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Opposition parties in the country all have lofty ideals of outright winning more than 50% of the vote in 2024’s national elections, thereby becoming a new governing party unhindered by the constraints complicated coalition arrangements inevitably present. While parties looking to dethrone the ANC as the majority party may campaign on this pretext, South Africa may be too diverse, too fractured, too distrusting of handing over the reins to one single political entity again, for this to ever materialise. Every political pundit BizNews has spoken to recently believes two things. One, that come 2024 the ANC will be pushed below 50% (even the governing party’s own discussion document at the recent policy conference references this distinct possibility). Two, that South Africa’s future political landscape involves parties working together in an umbrella-style coalition. By just how much the ANC will be pushed under that all-important 50% electoral threshold is the question. Will it be enough to relate it to the opposition benches? But there remains other critical questions too. Will the dearth in election turnout be reversed in 2024, inspired by something or someone new? Can a coalition of parties guided by a common understanding and on common principles, representing South Africa’s diversity, emerge to take the country out of its steep decline? In the piece below, Nicholas Woode-Smith opines that to unseat the ANC requires unity from those opposition parties fishing for our votes. Throw into the mix the fact that independent candidates will be tossing their names into the ring for the first time in a national election and you have a smorgasbord of potential outcomes. – Michael Appel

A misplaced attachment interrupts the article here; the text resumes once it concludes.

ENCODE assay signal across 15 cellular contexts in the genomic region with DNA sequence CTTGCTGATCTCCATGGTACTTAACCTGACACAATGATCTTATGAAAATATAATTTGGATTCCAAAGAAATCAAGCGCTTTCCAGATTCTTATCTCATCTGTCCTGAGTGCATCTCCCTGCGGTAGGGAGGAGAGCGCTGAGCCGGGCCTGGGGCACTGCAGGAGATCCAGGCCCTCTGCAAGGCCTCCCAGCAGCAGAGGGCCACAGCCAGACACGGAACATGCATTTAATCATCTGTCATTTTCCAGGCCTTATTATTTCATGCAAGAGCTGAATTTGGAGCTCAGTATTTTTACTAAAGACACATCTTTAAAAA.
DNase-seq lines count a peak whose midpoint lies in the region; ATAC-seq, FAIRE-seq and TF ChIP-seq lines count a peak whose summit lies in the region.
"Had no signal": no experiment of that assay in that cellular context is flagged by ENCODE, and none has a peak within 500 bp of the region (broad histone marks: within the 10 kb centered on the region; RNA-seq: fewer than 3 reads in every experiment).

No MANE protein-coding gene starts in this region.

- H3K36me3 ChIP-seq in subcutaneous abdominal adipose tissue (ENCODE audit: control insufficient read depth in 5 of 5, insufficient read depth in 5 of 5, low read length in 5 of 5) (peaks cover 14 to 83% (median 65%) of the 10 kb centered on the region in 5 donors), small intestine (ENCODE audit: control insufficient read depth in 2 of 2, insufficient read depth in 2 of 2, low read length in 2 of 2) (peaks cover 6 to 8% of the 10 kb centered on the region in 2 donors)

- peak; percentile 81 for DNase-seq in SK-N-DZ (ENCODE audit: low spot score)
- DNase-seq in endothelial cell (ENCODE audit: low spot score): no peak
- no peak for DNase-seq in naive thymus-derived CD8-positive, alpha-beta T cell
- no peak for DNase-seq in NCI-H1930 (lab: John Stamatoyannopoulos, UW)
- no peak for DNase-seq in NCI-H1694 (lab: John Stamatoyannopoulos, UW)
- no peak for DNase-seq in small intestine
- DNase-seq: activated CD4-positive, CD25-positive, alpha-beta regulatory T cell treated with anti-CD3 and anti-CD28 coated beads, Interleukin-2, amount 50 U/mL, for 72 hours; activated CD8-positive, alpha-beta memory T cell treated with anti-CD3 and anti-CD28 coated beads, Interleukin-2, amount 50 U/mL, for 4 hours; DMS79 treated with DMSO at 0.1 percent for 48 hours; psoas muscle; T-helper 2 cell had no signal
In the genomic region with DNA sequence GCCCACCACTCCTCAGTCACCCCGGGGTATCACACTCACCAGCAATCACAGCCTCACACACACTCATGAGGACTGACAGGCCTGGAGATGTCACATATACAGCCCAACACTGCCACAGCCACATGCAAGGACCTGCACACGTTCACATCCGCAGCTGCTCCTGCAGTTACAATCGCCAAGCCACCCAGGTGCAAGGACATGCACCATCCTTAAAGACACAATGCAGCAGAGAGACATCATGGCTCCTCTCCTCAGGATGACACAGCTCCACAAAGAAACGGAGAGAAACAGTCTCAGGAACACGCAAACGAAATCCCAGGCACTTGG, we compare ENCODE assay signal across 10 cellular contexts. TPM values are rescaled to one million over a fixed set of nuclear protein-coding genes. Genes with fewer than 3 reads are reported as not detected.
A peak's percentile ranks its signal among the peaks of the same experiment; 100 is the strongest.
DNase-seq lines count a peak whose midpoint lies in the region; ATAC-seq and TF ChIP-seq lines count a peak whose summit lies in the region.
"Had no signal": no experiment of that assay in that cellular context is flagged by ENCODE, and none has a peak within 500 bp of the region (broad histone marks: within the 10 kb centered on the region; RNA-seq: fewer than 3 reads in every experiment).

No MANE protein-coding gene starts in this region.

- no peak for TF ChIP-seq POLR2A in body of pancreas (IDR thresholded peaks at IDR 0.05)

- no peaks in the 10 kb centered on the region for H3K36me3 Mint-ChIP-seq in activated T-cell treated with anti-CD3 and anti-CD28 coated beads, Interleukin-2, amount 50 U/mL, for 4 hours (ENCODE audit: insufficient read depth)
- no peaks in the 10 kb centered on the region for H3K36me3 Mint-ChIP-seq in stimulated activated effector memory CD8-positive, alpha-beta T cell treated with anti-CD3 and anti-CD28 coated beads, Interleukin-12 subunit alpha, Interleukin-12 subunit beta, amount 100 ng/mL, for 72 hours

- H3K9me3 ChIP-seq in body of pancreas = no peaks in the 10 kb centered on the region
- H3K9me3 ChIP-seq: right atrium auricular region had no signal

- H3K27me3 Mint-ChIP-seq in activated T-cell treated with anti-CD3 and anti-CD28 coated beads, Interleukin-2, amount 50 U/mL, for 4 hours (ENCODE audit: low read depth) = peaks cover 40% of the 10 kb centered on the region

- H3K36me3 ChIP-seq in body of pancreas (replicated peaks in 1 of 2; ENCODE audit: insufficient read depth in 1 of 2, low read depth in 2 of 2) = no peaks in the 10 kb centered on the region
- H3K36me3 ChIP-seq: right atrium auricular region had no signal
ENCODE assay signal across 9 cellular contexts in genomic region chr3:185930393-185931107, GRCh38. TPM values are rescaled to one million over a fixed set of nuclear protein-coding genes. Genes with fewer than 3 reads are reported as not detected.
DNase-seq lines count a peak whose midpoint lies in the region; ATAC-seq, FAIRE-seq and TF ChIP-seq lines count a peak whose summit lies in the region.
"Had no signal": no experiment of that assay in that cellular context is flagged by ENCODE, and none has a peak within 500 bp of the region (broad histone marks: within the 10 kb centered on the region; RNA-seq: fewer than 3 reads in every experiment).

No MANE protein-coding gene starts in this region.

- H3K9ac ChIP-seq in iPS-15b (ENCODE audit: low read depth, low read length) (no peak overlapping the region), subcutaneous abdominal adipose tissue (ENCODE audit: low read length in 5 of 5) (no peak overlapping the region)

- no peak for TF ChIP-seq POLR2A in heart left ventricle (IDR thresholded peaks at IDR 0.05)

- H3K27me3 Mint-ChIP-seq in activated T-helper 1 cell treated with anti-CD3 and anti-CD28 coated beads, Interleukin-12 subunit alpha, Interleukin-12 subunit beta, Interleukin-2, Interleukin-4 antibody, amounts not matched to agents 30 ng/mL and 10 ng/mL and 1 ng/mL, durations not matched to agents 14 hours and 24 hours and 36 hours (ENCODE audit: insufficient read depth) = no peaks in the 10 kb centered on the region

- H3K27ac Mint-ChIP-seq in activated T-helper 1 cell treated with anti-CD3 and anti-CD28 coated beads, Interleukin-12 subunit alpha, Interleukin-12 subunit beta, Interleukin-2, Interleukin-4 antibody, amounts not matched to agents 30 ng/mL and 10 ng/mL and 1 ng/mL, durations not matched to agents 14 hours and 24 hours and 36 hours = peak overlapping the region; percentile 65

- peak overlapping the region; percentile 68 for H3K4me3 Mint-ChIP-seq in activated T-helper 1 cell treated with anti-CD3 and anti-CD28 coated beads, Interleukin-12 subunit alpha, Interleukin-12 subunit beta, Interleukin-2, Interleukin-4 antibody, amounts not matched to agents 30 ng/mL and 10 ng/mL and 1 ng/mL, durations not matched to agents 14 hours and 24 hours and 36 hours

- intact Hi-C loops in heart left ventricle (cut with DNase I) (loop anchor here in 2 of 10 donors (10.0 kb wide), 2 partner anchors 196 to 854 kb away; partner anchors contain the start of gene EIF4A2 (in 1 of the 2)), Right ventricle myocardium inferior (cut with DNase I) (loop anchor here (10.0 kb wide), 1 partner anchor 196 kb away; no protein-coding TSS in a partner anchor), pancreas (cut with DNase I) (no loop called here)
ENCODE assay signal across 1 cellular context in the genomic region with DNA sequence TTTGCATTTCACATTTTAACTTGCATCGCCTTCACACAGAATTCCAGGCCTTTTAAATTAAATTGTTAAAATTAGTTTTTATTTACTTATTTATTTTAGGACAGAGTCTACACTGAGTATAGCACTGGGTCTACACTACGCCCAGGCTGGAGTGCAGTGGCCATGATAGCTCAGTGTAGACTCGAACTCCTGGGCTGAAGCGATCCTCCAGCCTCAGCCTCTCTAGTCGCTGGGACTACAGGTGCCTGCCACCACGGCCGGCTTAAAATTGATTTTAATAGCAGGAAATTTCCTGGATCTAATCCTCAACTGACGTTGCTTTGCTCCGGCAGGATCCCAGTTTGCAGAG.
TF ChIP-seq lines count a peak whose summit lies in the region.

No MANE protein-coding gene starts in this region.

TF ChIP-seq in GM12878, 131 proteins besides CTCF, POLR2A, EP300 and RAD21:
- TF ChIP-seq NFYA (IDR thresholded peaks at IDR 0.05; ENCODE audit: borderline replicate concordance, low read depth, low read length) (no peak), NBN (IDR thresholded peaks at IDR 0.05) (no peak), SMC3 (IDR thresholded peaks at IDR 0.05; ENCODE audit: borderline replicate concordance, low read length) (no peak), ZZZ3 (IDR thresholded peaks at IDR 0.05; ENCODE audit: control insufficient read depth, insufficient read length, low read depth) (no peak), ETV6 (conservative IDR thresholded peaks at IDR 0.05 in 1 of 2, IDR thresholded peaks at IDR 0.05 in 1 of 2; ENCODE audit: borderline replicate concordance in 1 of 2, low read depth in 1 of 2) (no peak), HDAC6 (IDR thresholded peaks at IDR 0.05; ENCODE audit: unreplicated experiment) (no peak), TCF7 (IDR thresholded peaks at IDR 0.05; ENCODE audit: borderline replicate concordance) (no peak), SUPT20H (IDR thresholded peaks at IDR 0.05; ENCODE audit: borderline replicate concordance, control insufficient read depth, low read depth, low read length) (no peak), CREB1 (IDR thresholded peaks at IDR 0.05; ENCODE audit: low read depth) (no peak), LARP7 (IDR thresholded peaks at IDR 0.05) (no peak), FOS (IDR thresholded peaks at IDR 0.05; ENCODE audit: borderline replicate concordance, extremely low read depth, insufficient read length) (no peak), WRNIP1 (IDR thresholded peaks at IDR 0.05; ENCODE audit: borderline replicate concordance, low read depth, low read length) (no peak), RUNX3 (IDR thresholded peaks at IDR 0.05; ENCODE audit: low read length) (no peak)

Opposition coalition only solution for SA
South Africa’s crisis is multifaceted and affecting its people in all aspects of their lives. Unemployment denies people jobs. Eskom fails to keep the lights on. Crime threatens our lives and livelihoods. And, at the helm of these problems, either causing them or blocking the solutions, is the African National Congress (ANC) as the ruling party.
With the election of President Cyril Ramaphosa in 2018, there was renewed hope that the ANC would be able to reform, abandon its corrupt ways and implement the changes needed to save South Africa from its various crises and problems.
The ANC can’t save South Africa
The last few years have proven that this was a vain hope. Ramaphosa was no solution for the ANC. Not even a band-aid. Corruption continues to wreck every level of government, municipalities remain ungoverned and destitute, unemployment still rises, Eskom keeps collapsing and we’re still prisoners in our own homes because of the fear of crime.
It is clear that no solution for South Africa’s woes can come from the ANC in its current form. It’s too weighed down by corruption, avarice, outdated ideologies and resentment. And, its current dominant position in South African politics provides it with no incentive to ever perform better.
Why should the ANC curb its corruption when its dishonest officials actively profit from the corruption? It benefits the ANC for South Africa to be rife with corruption, lack of accountability and institutional decay.
Furthermore, the ANC is held back by immense amounts of ideological baggage. Too many ANC officials and members are still avid communists, Marxists, and socialists. Despite all historical evidence and logic to the contrary, they hold onto ideas and policies that actively lead to poverty, stagnation, and collapse. This sort of ideological fanaticism should have been undone decades ago. But it still remains, despite all evidence of the policy failures that stem from this bankrupt ideology.
No single party can save South Africa
The ANC is inherently corrupt. It is bogged down with terrible ideas. It sees no reason to change as it keeps on winning elections despite all this. No solution will come from the ANC. That leaves the opposition parties to attempt to save South Africa.